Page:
They were posted in response to a question: Has revealing immigration status truly become less risky for those who do it?

Recent statements from federal immigration officials have indicated that there's less of a priority being placed on deporting people who would have been eligible for the Dream Act, proposed legislation that failed in the Senate late last year, and which would have granted conditional legal status to young people brought here as minors who went to college or joined the military. Some youths in high-profile cases have had their deportation suspended. Is the risk of deportation for these young people who "come out" no longer so great?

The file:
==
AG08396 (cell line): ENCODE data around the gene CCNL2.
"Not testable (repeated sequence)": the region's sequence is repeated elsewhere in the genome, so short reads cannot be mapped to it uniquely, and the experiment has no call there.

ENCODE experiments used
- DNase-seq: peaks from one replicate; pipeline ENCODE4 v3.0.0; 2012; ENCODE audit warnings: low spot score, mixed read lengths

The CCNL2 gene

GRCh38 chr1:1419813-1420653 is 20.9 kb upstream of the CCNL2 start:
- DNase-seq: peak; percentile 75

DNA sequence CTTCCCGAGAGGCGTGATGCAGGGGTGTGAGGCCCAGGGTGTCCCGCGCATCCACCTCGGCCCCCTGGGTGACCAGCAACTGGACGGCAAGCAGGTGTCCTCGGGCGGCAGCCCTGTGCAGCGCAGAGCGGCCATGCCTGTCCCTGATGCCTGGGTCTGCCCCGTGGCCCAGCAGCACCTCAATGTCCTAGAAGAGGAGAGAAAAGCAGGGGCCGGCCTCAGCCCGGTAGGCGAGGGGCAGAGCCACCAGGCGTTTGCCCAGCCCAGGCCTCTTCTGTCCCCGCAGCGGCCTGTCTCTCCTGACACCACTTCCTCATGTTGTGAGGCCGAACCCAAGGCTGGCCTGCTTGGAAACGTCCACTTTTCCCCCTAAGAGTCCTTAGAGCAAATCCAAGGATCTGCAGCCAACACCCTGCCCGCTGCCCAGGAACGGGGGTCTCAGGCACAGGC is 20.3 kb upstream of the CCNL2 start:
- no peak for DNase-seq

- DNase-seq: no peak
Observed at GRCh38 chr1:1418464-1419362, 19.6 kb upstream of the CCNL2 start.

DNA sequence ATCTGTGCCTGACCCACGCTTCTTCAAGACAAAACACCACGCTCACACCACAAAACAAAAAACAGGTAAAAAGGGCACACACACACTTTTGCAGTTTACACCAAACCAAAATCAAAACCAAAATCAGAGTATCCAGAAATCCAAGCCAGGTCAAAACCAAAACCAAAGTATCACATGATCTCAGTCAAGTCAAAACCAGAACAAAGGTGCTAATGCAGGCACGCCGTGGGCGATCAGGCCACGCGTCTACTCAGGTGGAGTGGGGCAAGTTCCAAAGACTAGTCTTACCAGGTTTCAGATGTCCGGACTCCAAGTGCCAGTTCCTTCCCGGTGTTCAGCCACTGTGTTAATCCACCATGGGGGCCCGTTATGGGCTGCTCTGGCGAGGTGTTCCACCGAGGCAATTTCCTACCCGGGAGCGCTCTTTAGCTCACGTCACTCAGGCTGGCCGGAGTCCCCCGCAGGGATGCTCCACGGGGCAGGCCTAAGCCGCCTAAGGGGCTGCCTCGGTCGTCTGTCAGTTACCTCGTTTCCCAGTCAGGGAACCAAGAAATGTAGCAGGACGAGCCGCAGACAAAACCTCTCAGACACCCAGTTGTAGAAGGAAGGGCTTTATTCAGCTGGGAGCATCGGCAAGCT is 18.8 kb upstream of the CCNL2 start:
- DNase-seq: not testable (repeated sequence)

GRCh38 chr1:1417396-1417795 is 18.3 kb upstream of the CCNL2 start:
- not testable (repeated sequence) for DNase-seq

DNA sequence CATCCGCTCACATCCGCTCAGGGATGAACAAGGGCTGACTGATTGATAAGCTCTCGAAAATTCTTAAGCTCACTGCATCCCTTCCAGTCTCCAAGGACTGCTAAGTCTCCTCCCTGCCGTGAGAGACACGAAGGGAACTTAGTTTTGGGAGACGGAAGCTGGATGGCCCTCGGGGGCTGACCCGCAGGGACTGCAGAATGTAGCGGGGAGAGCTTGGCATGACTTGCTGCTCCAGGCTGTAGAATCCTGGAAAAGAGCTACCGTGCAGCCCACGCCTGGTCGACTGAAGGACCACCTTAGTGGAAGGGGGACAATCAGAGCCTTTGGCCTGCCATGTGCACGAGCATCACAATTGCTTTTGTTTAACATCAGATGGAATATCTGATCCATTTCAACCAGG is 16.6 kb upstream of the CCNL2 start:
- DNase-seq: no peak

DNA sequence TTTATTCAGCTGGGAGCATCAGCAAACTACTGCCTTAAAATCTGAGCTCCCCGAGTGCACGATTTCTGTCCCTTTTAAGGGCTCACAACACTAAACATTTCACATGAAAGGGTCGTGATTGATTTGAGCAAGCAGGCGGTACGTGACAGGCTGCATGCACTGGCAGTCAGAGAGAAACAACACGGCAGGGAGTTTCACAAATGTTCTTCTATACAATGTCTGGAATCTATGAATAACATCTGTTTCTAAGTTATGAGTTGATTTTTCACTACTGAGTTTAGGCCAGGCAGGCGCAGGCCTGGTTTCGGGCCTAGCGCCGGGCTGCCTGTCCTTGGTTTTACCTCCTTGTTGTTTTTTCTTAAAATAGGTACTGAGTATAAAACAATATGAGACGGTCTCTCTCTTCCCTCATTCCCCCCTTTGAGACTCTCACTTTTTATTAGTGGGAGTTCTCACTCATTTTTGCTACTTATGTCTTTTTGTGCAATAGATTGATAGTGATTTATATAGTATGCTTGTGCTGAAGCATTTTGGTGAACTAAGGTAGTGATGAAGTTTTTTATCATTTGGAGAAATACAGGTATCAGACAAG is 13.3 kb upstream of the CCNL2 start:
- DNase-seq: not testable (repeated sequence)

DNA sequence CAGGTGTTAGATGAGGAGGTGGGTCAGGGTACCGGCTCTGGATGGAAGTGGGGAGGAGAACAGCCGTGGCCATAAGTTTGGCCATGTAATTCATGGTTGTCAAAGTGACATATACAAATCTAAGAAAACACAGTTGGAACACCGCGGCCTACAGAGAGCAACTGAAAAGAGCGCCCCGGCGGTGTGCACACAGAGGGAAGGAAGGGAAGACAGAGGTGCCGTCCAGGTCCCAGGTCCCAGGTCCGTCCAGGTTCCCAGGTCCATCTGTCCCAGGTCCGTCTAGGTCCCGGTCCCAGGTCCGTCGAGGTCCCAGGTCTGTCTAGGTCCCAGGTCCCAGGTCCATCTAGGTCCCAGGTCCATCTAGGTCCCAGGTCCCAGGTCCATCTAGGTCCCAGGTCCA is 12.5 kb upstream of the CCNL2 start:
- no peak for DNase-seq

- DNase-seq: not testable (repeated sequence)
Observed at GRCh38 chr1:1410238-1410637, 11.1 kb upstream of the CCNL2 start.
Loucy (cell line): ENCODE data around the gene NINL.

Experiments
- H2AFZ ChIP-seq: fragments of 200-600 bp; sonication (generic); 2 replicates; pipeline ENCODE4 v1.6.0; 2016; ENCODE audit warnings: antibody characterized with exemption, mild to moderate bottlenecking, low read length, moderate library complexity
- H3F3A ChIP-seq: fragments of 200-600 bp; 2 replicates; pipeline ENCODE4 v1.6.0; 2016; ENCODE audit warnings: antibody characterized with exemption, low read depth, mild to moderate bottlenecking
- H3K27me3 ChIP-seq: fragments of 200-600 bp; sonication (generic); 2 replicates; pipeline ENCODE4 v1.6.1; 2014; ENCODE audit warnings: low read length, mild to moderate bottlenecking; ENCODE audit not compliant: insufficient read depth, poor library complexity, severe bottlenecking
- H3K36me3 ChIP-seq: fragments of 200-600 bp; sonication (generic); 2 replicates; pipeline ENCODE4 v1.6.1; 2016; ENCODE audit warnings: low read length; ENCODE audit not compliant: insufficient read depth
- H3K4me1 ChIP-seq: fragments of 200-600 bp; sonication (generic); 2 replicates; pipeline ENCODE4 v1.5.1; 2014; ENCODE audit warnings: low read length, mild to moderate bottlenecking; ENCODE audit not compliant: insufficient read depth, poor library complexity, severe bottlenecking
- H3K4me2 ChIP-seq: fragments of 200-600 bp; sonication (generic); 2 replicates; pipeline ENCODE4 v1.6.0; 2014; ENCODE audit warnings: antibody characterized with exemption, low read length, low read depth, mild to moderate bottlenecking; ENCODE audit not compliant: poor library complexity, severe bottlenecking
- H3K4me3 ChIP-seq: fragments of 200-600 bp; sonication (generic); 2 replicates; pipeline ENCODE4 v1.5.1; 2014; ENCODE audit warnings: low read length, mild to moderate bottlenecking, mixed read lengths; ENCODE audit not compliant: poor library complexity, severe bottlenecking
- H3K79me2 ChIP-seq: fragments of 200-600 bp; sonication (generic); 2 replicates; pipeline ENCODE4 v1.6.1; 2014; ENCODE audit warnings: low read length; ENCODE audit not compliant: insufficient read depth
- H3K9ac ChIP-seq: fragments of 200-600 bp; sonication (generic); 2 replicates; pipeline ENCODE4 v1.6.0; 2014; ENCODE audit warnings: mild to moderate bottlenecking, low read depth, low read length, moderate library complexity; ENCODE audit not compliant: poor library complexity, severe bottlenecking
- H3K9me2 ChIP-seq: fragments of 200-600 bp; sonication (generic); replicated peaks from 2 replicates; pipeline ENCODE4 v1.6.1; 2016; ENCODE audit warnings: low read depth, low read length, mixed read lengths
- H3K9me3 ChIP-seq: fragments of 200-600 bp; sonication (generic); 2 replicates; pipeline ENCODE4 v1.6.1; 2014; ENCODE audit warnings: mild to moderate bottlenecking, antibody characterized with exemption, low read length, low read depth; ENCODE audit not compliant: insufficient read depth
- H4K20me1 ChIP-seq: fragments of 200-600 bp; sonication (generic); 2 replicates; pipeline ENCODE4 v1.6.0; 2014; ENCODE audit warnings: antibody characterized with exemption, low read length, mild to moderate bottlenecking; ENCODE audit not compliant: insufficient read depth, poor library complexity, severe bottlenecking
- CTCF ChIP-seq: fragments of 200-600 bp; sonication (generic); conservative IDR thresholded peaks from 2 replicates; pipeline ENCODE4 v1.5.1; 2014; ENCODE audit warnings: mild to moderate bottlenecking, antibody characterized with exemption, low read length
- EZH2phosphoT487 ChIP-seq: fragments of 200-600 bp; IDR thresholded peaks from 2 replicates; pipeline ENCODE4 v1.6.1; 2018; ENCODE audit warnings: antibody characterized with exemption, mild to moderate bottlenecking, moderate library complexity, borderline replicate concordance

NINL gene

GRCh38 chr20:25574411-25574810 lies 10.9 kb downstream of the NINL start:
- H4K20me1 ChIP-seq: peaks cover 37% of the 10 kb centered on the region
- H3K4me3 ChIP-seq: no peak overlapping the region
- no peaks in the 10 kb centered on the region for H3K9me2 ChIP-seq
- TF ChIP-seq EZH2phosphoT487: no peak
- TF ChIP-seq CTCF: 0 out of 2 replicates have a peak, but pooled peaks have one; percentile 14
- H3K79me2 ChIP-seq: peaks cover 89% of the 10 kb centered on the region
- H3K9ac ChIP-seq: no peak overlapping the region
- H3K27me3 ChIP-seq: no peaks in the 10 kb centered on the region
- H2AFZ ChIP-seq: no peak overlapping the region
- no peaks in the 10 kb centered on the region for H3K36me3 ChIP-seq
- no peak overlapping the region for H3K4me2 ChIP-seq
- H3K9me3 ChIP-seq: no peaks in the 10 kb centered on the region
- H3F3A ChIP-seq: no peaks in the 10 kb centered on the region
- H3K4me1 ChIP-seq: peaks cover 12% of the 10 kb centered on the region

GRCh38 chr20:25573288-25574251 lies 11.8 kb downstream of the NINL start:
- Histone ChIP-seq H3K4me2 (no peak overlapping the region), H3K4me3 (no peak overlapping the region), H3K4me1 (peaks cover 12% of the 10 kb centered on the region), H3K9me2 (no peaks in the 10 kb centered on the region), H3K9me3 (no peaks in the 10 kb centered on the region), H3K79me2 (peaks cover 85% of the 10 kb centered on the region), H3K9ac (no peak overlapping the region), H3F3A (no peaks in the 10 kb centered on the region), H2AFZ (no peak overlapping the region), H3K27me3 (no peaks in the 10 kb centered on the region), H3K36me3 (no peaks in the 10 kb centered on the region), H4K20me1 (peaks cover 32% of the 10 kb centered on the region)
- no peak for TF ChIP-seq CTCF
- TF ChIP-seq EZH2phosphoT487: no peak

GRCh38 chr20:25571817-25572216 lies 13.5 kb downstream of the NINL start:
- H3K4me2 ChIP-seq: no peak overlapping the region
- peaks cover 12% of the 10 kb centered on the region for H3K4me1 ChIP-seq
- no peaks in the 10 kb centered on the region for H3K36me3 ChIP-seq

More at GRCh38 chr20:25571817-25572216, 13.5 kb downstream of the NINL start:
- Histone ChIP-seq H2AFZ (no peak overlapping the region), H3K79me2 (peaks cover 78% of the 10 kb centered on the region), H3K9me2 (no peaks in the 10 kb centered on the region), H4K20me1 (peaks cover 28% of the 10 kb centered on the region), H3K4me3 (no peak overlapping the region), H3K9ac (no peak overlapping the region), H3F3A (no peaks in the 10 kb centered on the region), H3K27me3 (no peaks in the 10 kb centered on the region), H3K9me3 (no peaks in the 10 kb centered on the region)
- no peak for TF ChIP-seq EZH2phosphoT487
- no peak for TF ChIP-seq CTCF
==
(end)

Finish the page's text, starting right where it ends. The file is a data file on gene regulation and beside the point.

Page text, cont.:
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In the news this morning: Appeals court rules against Arizona in SB 1070 case, French burqa ban, Utah immigration compact, more

Ninth Circuit Court Rules Against Arizona Immigration Law - New York Times The U.S. Ninth Circuit Court of Appeals has ruled against Arizona, letting stand a lower court decision that last year blocked the most contentious parts of the state’s anti-illegal immigration law, SB 1070.

French veil ban: First woman fined for wearing niqab - The Guardian A 28-year-old women was stopped by police outside a shopping center near Paris and fined for wearing a full-face veil; the ban on Islamic face coverings went into effect in France yesterday.